The Quick Tour of China Starts and to an End

Hong Kong Travel Blog

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Arriving into Hong Kong.

It is said that a visit to Beijing allows you to see 1,000 years of Chinese history and Xian allows you to see the 5,000 years of the history and Shanghai allows you to see the last 100 years of progress.  While Xian was the capital of the first united China we were happy to find a lot more English there.  We had trouble find a taxi and a young woman who spoke great English helped us get it done and at another time had somebody quickly offer to help us find our way.  We were also shocked at some of the pricing on the main shopping street where some of the Chinese branded shirts would cost a few hundred dollars and both Nike and Adidas were more expensive than in the United States.  We also saw more Starbucks in a few hours in Xian than we saw in 4 days in Beijing.  The mix of the Western restaurants with towers that were hundreds of years old and an ancient city wall made us feel more comfortable even though white people were still an oddity.

After a night walking through the markets and struggling to find a non-western restaurant that had an English menu or a menu with pictures we were ready for a tour of the main sites with a private driver and English sites.  While we were told that the cost for everything was 700 Yuan (slightly over $100) we were told at the first site that the admission price for the sites was not included which increased the cost by 25%.  While we enjoyed the visits to the old pagoda and the Terracotta Warriors they were not as impressive as hoped, but we had checked the box of seeing one of China’s most important sites.

From Xi’an we headed to the cities of Guilin and Yangshuo to see some of the Chinese countryside.  While the natural beauty was great, the crowded streets and crazy bus roads did taint the beauty.  The small town of Yangshou has 310,000 people, but seemed to have another 100,000 tourists and this was the only city that we would visit with less than 1 million people.  Our bike ride outside the city did allow us to enjoy some peace and quiet of the countryside and the very humid 90+ degree weather and were glad that we saw some of the countryside.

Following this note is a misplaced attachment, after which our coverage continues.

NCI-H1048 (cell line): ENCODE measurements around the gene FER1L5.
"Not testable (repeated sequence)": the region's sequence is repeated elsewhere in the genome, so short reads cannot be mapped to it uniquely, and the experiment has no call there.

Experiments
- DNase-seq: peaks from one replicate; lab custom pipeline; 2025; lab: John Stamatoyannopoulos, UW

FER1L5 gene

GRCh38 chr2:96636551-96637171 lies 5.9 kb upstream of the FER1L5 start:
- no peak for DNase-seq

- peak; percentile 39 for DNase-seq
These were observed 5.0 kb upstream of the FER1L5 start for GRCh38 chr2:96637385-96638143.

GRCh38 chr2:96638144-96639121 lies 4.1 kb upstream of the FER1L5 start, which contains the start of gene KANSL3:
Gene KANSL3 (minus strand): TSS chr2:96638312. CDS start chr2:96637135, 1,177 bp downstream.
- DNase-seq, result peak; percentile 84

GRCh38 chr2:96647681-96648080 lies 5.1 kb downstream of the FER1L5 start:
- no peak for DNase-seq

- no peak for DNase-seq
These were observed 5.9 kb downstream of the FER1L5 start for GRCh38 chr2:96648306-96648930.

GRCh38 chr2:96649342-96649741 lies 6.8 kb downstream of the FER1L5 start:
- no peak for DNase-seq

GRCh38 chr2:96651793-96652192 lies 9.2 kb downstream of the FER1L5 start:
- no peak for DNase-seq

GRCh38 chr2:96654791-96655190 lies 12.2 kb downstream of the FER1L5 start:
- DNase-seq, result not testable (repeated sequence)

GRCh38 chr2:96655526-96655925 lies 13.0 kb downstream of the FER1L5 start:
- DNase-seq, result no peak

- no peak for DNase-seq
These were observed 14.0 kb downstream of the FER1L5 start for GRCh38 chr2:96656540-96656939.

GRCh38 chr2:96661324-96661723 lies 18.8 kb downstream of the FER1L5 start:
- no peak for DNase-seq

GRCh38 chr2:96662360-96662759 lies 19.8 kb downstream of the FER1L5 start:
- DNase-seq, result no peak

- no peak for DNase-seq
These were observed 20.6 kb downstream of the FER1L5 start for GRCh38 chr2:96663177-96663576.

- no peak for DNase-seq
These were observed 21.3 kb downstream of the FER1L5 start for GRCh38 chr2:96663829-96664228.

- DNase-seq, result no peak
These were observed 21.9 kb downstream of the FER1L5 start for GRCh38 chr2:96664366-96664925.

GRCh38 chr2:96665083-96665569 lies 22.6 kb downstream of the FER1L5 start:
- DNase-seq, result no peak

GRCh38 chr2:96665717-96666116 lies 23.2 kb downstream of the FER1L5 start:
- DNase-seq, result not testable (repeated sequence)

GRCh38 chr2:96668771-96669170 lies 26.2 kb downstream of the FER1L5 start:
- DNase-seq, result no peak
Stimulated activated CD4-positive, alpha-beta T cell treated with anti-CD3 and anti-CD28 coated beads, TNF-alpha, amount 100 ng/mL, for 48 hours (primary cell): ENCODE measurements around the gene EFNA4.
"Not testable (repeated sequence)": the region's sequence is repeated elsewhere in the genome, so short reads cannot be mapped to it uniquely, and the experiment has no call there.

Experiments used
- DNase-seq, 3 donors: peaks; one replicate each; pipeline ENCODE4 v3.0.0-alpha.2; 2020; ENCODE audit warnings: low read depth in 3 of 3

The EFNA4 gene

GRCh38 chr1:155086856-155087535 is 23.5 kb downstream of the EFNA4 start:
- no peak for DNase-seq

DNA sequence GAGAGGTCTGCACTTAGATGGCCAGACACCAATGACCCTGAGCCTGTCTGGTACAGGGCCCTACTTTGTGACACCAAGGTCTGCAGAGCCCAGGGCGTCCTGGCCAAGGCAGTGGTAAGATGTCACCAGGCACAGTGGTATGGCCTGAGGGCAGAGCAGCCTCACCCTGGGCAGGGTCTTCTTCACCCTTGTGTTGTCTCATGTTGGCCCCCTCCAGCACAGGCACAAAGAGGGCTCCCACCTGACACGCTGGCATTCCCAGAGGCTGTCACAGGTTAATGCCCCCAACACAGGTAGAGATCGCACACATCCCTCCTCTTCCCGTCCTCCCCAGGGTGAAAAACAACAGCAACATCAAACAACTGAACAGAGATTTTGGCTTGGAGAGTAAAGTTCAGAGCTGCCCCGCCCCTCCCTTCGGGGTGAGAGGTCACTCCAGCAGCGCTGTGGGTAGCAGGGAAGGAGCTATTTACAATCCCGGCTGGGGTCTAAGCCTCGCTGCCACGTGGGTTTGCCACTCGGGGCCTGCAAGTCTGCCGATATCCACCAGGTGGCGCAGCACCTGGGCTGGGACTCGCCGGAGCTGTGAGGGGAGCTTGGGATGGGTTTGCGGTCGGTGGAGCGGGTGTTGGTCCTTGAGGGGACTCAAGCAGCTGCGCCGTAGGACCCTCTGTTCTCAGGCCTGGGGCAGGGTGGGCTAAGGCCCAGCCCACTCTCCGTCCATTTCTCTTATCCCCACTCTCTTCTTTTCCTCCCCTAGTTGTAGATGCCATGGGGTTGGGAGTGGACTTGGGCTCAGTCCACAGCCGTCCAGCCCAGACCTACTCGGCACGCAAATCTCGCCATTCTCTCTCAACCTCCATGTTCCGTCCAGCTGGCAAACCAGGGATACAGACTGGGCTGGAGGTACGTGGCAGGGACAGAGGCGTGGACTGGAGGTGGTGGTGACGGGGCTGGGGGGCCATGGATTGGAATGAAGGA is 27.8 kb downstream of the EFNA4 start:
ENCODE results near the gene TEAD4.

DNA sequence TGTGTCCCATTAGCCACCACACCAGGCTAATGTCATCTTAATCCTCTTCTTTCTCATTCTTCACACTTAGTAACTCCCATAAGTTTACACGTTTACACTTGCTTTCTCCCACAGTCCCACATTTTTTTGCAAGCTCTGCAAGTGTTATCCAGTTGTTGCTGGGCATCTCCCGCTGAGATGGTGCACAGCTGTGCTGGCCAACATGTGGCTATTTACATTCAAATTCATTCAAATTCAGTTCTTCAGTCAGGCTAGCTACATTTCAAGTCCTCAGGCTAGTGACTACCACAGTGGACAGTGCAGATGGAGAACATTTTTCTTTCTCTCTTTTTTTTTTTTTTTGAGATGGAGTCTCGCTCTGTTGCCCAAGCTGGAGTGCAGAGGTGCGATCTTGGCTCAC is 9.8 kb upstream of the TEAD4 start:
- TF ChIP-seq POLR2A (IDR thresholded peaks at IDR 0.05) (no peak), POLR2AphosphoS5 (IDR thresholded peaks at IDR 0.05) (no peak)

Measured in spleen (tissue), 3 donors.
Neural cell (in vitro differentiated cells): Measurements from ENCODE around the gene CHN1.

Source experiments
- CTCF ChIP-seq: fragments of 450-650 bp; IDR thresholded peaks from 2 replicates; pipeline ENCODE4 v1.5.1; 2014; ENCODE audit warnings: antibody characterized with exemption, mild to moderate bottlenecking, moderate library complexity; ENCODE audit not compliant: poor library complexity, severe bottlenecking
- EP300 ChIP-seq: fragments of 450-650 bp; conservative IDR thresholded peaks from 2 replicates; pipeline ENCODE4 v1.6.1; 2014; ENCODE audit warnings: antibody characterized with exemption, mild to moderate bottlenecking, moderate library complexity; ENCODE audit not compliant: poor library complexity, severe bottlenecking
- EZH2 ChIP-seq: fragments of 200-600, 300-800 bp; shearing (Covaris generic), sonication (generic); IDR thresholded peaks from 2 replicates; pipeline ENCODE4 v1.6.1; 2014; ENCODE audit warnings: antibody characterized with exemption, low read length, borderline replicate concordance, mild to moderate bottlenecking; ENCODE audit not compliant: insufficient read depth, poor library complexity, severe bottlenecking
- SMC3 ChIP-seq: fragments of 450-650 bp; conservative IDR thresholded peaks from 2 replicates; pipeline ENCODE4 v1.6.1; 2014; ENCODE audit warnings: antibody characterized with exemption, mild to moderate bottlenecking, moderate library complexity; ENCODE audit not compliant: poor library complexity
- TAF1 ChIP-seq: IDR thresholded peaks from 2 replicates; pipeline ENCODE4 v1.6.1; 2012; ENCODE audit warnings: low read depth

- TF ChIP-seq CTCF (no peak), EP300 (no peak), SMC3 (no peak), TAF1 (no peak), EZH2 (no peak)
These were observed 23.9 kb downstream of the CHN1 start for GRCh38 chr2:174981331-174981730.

From there we went on to one of the quickly growing cities of China Shanghai and its suburban Huangzhou and Suzhou which both have millions of people.  Huangzhou was probably our favorite of the trip even though we still felt like movie stars due to the amount of people who would look to see the two blond hair people walking down the sidewalk.  In Shanghai we saw the most westerners and visits to Starbucks became a daily occurrence.  While we didn’t have the financial means to enjoy the Shanghai nightlife it appeared that the city had everything and maybe a bit more that New York City or Chicago would have: Malls that seemed to be the size of office building in Cincinnati, a subway system that has grown from 1 line to 9 in 10 years and trendy cafes.  Luckily taxi’s and meals could also still be found for a few dollars.

Our final stop on the China tour was Hong Kong.  While technically part of China, it is treated as its own country with the normal customs procedure and roads that require that you drive on the left versus the rest of China that drives on the right.  We will only spend 24 hours here before heading on to Vietnam and it looks like the main attraction that we will see here are rain clouds.  It is actually not a bad break from the scorching sun that we have seen for the last week.  In addition, the plentiful supply of English and westerners makes for pleasant change and something that we don’t think we will see for a while.

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Arriving into Hong Kong.
Arriving into Hong Kong.
Ana walking the streets of Hong Ko…
Ana walking the streets of Hong K…
Wi-fi booths...are these really go…
Wi-fi booths...are these really g…
After taking a trolley to the top …
After taking a trolley to the top…